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A poor, cross-eyed boy from Kentucky, Bill Monroe created the hard-driving, high-lonesome genre known as bluegrass.
Thomas S. England/Time & Life Pictures/Getty Images
Bill Monroe, known as the "Father of Bluegrass Music," was born 100 years ago this week in rural Kentucky. He influenced early country music and rock 'n' roll, as well as the hard-driving, high-lonesome genre he created — bluegrass.
William Smith Monroe was a man of few words, but he opened up to fellow bluegrass musician Alice Gerrard, who recorded him in 1969.
"I was brought up the best way that I could be brought up with what we had to do with," Monroe said. "I could have had a better education, and I could have had better clothes to wear to school. I could have had a better chance, you know. But if I'd had the best education in the world, I might have not played music."
Gerrard says it was hard to get Monroe to open up.
"Bill, in some ways, he was very inarticulate about his feelings. In other ways, he was very profound about his feelings," says Gerrard. "And when you got him into a certain mood where he was being more introspective, he really could be very profound, I felt."
Monroe grew up as the youngest of eight children on a working farm. His biographer, Richard D. Smith, says Monroe was born with a condition that left one eye crossed and his vision severely impaired. He was teased for that.
"Being the youngest, being kind of shunted off to the side, being teased — bluegrass is often known as the high lonesome sound," Smith says. "This childhood pain came out in his music, and he really worked through it with his music.
"Bill Monroe was just 10 years old when his mother died," Smith adds. "And in this wonderful autobiographical song, 'Memories of Mother and Dad,' the song begins, 'Mother left this world of sorrow, our home was silent and so sad ...' "
'True Life' Songs
Del McCoury sang lead and played guitar with Bill Monroe in the mid-1960s. He recalls that at first he couldn't get the lyrics right, so Monroe took him to his parents' graves when the band was passing through Kentucky.
"So we stopped in at Rosine, and he took me there to those tombstones, and he said, 'Now I want you to read what's on those tombstones there,' " McCoury says. "And so I read it — on Mother's, 'Gone, but not forgotten.' And on Dad's, 'We'll meet again someday.' That's what it said. A lot of his songs were true life. ... And they meant a lot to him."
Smith says that Monroe is one of the great early autobiographical singer-songwriters.
"I mean, he was writing autobiographical material before Hank Williams," Smith says. "I'm not saying he's the first to do it, but so much of that stuff is from his life experience. I mean, he just is absolutely baring his soul."
His father died when Monroe was still a teenager, and he went to live with his mother's brother, his Uncle Pen Vandiver. He's the subject of "Uncle Pen," one of what Monroe called his "true songs."
Uncle Pen was an old-time fiddle player, and they were able to bring in much-needed money by playing at local dances. The young Monroe also worked with a black musician, Arnold Shultz, in a rare integrated duo, playing segregated dances in the 1920s.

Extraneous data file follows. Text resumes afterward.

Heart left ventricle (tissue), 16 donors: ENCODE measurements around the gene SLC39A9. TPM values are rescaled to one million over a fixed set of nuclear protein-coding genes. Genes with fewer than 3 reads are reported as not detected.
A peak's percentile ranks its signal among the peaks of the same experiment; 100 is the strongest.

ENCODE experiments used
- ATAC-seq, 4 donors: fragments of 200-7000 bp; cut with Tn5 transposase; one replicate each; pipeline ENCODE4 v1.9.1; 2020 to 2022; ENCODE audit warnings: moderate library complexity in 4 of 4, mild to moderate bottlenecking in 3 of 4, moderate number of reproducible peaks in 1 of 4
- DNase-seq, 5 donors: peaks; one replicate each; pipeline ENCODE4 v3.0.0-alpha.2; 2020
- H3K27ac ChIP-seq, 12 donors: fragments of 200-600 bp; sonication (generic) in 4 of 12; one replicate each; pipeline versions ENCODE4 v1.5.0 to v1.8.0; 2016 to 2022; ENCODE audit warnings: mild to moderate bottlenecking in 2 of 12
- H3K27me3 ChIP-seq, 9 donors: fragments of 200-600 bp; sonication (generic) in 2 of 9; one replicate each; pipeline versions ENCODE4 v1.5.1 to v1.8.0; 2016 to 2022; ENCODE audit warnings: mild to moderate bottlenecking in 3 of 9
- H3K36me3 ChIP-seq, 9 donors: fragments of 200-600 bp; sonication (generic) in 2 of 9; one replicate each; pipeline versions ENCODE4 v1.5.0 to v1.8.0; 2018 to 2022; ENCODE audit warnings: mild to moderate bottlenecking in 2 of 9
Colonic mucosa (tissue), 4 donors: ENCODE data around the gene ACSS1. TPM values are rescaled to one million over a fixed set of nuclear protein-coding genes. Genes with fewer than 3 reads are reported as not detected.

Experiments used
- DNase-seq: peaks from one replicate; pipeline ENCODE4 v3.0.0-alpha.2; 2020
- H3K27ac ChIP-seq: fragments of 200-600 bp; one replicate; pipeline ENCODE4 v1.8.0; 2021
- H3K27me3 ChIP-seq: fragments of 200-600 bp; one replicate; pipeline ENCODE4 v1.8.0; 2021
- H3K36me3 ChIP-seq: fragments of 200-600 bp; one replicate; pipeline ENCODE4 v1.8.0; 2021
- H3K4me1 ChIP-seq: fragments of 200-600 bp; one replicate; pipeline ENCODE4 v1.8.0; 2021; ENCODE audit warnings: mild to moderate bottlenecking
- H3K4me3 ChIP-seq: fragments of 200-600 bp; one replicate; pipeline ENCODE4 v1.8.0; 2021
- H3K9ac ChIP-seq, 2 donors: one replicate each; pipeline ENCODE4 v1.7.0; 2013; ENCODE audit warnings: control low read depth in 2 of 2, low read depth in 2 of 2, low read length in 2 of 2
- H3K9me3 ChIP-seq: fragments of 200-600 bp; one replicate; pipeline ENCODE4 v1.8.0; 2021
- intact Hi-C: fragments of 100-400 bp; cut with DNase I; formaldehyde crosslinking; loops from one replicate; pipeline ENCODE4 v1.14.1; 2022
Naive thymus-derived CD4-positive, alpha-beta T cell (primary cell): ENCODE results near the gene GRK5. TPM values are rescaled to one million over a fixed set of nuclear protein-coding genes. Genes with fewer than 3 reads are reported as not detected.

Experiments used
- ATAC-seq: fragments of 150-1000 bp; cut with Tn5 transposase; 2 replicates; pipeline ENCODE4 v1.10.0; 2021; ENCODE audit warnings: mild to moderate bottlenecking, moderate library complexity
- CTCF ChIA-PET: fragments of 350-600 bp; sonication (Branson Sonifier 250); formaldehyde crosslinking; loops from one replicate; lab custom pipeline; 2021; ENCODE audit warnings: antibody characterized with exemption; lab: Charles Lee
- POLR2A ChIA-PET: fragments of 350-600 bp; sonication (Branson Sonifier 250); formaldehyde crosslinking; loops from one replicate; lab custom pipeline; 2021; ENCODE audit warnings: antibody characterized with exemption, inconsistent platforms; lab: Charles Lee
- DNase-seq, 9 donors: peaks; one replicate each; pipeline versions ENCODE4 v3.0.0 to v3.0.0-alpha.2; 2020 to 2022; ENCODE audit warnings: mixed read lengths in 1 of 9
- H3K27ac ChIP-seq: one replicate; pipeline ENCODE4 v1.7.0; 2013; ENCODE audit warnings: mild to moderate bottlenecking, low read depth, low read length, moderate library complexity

"I tell you, me and him played for a dance one night," Monroe said. "We started, you know, at sundown, and the next morning at daylight, we was still playing music. All night long. 'Course that automatically meant you'd be dancing on Sunday. But that is really the truth."
Blue Grass Boys
Monroe continued absorbing black and white musical traditions throughout the 1930s, closing in on the style that would become bluegrass. He first went on the road as a duo with his brother Charlie, then led his own band, named after his home state of Kentucky.
Bill Monroe and the Blue Grass Boys lasted 58 years and saw more than 150 different musicians pass through the band. But it was this group, formed in 1946 — Lester Flatt (guitar), Earl Scruggs (banjo), Cedric Rainwater (bass), Chubby Wise (fiddle), with Monroe playing mandolin — that defined the classic bluegrass quintet.
"I think Bill Monroe is arguably the most broadly influential figure in American popular music," says Smith. "Not only he's the father of bluegrass — he was influential in country music, later in the folk music revival, but also ... early rockers loved Monroe — Elvis [Presley], Carl [Perkins], Buddy Holly — all huge Bill Monroe fans. Maybe he doesn't have the specific impact of a Louis Armstrong ... [or a] Frank Sinatra, but over a spectrum of American music, this man was quite influential."
Smith says that influence pervades American music to this day. Chris Thile, best known for his work in the bands Nickel Creek and Punch Brothers, plays mandolin. He says he remembers meeting Monroe for the first time in 1992. Thile was a child prodigy playing a tune for the old master, and "Big Mon" (as Monroe was known) smiled and gave him a quarter.
"That was something he always did," says Thile. "If he ever encountered a little kid and had the opportunity, he gave them a quarter. And so after I played for him, he gave me a quarter, which was awesome — a pretty epic experience for an 11-year-old."
Monroe, who died in 1996, gave out hundreds, probably thousands of quarters over his long life. It's as if this famous musician, who had played for four sitting U.S. presidents and won the nation's highest honor in the arts, never forgot being that cross-eyed boy, growing up poor on a Kentucky farm.